Doctor Who: The Highlanders

Doctor Who The Highlanders History books don t always tell the whole story Certainly there is no record of an episode that occurred when the Scots led by Bonnie Prince Charlie were defeated by the English at the Battle of Cul

  • Title: Doctor Who: The Highlanders
  • Author: Gerry Davis
  • ISBN: 9780426196761
  • Page: 287
  • Format: Mass Market Paperback
  • History books don t always tell the whole story Certainly there is no record of an episode that occurred when the Scots, led by Bonnie Prince Charlie, were defeated by the English at the Battle of Culloden in 1746And the presence at the time of a blue police box on the Scottish moors seems to have escaped the notice of most eye witnessesE HIGHLANDERS sets the recHistory books don t always tell the whole story Certainly there is no record of an episode that occurred when the Scots, led by Bonnie Prince Charlie, were defeated by the English at the Battle of Culloden in 1746And the presence at the time of a blue police box on the Scottish moors seems to have escaped the notice of most eye witnessesE HIGHLANDERS sets the record straight And while the incidents described may not be of great interest to historians, for Jamie McCrimmon they mark the beginning of a series of extraordinary adventures.

    One thought on “Doctor Who: The Highlanders”

    1. I started listening to this a week ago when I was very sick. It was lovely to have Anneke reading the story. She did a wonderful job doing all the voices. I wasn't familiar with the storyline at all I just knew this was the last of the historical adventures. As someone who loves history I thoroughly enjoyed this. There were also lots of little amusing moments. I loved how Polly was a forward thinking woman of the 60s teaching independence by action to the Scottish lass. I giggled when they made [...]

    2. The trouble with being a fan of black and white Doctor Who, the Patrick Troughton era in particular, is that there's none of it left! Of 21 serials starring Pat, 6 are complete, leaving avid Dr Who nuts scrabbling around to find any way of experiencing these lost stories. The BBC have released audio versions of all of the missing stories, but these are now out of print and very expensive. Another option is the Target books, a series of novelising every classic Dr Who story (barring anything writ [...]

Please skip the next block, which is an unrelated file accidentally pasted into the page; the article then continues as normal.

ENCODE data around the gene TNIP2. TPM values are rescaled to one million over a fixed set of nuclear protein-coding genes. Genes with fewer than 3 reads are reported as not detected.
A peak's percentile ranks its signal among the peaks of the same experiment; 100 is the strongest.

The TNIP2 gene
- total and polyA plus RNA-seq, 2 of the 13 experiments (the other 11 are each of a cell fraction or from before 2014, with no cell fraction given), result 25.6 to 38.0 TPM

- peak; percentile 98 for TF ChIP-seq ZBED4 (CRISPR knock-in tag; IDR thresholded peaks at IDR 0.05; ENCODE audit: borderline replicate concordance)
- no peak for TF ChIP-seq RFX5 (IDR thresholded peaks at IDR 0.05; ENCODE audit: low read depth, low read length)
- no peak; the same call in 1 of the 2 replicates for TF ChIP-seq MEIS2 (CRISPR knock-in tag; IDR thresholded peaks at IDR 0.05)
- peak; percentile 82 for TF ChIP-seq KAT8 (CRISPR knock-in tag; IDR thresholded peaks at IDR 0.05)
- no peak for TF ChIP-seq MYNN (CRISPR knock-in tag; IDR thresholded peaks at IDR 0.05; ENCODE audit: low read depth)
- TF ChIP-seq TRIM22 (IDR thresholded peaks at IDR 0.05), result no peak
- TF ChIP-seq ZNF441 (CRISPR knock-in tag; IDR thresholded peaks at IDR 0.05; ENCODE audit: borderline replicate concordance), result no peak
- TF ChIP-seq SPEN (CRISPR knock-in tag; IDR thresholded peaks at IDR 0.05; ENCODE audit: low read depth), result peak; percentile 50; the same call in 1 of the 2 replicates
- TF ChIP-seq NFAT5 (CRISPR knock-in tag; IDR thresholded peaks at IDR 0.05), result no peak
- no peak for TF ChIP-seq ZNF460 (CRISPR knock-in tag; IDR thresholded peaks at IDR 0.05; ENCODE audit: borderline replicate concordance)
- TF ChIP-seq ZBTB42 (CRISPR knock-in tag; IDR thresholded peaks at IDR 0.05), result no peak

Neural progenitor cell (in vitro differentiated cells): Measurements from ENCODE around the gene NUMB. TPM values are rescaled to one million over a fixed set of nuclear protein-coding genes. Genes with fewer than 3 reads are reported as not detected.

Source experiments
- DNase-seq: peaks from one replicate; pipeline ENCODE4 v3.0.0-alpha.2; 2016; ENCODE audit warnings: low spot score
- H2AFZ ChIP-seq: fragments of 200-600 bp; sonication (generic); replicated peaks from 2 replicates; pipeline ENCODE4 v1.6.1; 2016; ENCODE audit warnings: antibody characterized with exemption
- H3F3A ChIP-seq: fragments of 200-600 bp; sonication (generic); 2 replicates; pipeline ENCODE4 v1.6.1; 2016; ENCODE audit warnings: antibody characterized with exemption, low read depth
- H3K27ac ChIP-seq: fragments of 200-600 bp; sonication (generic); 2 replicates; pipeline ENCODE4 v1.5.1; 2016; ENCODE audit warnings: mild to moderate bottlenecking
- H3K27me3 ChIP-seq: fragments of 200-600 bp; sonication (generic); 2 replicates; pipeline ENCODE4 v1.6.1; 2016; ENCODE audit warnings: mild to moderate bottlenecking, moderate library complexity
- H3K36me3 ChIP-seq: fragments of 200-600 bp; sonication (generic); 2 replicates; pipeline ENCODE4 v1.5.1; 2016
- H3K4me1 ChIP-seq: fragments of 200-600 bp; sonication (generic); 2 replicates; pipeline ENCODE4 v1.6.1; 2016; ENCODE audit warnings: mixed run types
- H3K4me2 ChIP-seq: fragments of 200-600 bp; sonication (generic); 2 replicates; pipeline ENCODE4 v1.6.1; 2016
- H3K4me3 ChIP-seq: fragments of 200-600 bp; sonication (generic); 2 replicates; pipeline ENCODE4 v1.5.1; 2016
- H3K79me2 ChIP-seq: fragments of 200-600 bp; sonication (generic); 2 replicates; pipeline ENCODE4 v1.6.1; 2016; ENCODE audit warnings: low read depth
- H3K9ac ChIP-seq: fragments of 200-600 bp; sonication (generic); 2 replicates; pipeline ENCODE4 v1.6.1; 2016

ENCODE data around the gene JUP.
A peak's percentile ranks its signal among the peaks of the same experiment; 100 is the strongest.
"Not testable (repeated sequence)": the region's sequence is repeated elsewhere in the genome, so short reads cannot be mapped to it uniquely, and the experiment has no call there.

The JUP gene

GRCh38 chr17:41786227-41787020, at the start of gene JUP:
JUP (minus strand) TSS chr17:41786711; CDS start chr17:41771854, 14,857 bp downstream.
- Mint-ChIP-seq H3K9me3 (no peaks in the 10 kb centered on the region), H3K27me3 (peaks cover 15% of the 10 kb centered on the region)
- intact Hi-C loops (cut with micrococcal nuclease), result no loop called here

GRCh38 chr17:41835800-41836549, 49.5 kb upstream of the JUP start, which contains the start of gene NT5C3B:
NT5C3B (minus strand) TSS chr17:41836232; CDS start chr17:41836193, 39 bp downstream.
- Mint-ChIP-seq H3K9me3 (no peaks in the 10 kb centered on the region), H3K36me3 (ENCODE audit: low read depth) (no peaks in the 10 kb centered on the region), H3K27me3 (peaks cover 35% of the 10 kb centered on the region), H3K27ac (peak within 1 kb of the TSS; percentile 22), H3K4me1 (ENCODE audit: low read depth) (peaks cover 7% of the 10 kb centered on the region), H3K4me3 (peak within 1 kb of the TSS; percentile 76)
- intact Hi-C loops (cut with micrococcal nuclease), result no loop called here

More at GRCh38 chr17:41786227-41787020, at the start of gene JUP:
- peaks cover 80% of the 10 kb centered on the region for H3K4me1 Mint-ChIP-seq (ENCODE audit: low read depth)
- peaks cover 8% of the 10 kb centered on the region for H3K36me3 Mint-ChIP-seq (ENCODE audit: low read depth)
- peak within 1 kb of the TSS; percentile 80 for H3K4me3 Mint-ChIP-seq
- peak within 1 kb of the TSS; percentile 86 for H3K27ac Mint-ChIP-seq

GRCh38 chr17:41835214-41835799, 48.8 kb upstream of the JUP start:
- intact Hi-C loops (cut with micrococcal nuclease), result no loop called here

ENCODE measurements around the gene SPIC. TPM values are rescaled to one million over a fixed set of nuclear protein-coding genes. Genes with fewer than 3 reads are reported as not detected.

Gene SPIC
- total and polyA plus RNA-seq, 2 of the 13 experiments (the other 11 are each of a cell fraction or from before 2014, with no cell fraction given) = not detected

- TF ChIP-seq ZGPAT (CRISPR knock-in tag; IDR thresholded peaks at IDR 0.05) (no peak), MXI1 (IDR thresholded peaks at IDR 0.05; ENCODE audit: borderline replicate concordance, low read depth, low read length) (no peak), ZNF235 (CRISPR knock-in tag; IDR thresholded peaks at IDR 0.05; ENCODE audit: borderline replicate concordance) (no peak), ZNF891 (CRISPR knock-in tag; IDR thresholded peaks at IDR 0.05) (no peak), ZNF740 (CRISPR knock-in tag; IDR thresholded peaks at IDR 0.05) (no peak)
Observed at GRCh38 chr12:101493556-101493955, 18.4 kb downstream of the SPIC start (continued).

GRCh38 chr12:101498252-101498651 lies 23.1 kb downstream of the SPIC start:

3. nhwvejournal/1028417ml#cutid1[return][return]The best Davis novel I've read so far, though this is not especially high praise. It's one of Polly's better stories, and of course introduces Jamie as a regular; a couple of odd changes of detail from the TV version, but this is basically a narrative that hangs together on its own merits. Unfortunately there is still something of a sense of the author writing down what appears on the screen.

    4. I feel the need to explain as this is out of place of my typical reading choices. I read that Diana Gabaldon was inspired to write Outlander by an episode of Doctor Who. As someone who loves both stories, I spent a fair amount of time looking for the Doctor Who episode. Only recently did I find out it is one of the episodes that was recorded over they say within months of it airing. What are the odds that Ms. Gabaldon saw it on that original airing!?! Well, barring some miracle, it isn't likely [...]

    5. Considering the fact that I'm only reading this because I can't watch the original episodes, I found it fairly amusing. While there wasn't any real character development, I enjoyed getting to know them better especially tidbits like the Ben and Polly dynamic as well as the Doctor's quirks. I mean, now I know where all that stuff about the Doctor napping at a moment's notice (that I first encountered in the Wheel of Ice) came from. I do feel pretty fortunate to be completely ignorant of the histo [...]

    6. I found a Half-Price Book store with dozens of classic Doctor Who novelizations for $3 each, and thought the incomplete early serials was the best place to start. I don't have the patience to listen to audio tracks that don't even have narration, and novels seem like the best place to know the story without just reading a synopsis.The Highlander is a notable story for being the first appearance of one of the longest serving companions in Doctor Who history, Jamie McCrimmon. The novel was fun, an [...]